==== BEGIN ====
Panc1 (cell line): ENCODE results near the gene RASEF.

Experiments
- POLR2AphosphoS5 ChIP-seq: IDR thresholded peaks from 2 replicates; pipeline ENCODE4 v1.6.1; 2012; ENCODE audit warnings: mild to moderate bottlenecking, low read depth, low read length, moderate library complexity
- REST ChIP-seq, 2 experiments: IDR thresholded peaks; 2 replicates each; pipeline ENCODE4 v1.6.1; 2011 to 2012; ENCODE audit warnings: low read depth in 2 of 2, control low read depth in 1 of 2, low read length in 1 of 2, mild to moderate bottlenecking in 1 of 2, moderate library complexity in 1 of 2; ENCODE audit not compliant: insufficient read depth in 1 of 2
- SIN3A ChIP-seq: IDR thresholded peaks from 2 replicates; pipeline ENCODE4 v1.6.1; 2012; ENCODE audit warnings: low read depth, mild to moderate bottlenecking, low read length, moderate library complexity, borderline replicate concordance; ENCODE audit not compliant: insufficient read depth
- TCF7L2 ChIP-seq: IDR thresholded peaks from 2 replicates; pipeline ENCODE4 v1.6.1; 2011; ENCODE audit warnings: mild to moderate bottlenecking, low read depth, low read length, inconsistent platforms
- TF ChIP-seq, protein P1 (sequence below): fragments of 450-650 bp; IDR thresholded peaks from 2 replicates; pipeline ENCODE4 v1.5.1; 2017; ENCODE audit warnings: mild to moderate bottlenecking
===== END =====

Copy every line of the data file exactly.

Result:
Panc1 (cell line): ENCODE results near the gene RASEF.

Experiments
- POLR2AphosphoS5 ChIP-seq: IDR thresholded peaks from 2 replicates; pipeline ENCODE4 v1.6.1; 2012; ENCODE audit warnings: mild to moderate bottlenecking, low read depth, low read length, moderate library complexity
- REST ChIP-seq, 2 experiments: IDR thresholded peaks; 2 replicates each; pipeline ENCODE4 v1.6.1; 2011 to 2012; ENCODE audit warnings: low read depth in 2 of 2, control low read depth in 1 of 2, low read length in 1 of 2, mild to moderate bottlenecking in 1 of 2, moderate library complexity in 1 of 2; ENCODE audit not compliant: insufficient read depth in 1 of 2
- SIN3A ChIP-seq: IDR thresholded peaks from 2 replicates; pipeline ENCODE4 v1.6.1; 2012; ENCODE audit warnings: low read depth, mild to moderate bottlenecking, low read length, moderate library complexity, borderline replicate concordance; ENCODE audit not compliant: insufficient read depth
- TCF7L2 ChIP-seq: IDR thresholded peaks from 2 replicates; pipeline ENCODE4 v1.6.1; 2011; ENCODE audit warnings: mild to moderate bottlenecking, low read depth, low read length, inconsistent platforms
- TF ChIP-seq, protein P1 (sequence below): fragments of 450-650 bp; IDR thresholded peaks from 2 replicates; pipeline ENCODE4 v1.5.1; 2017; ENCODE audit warnings: mild to moderate bottlenecking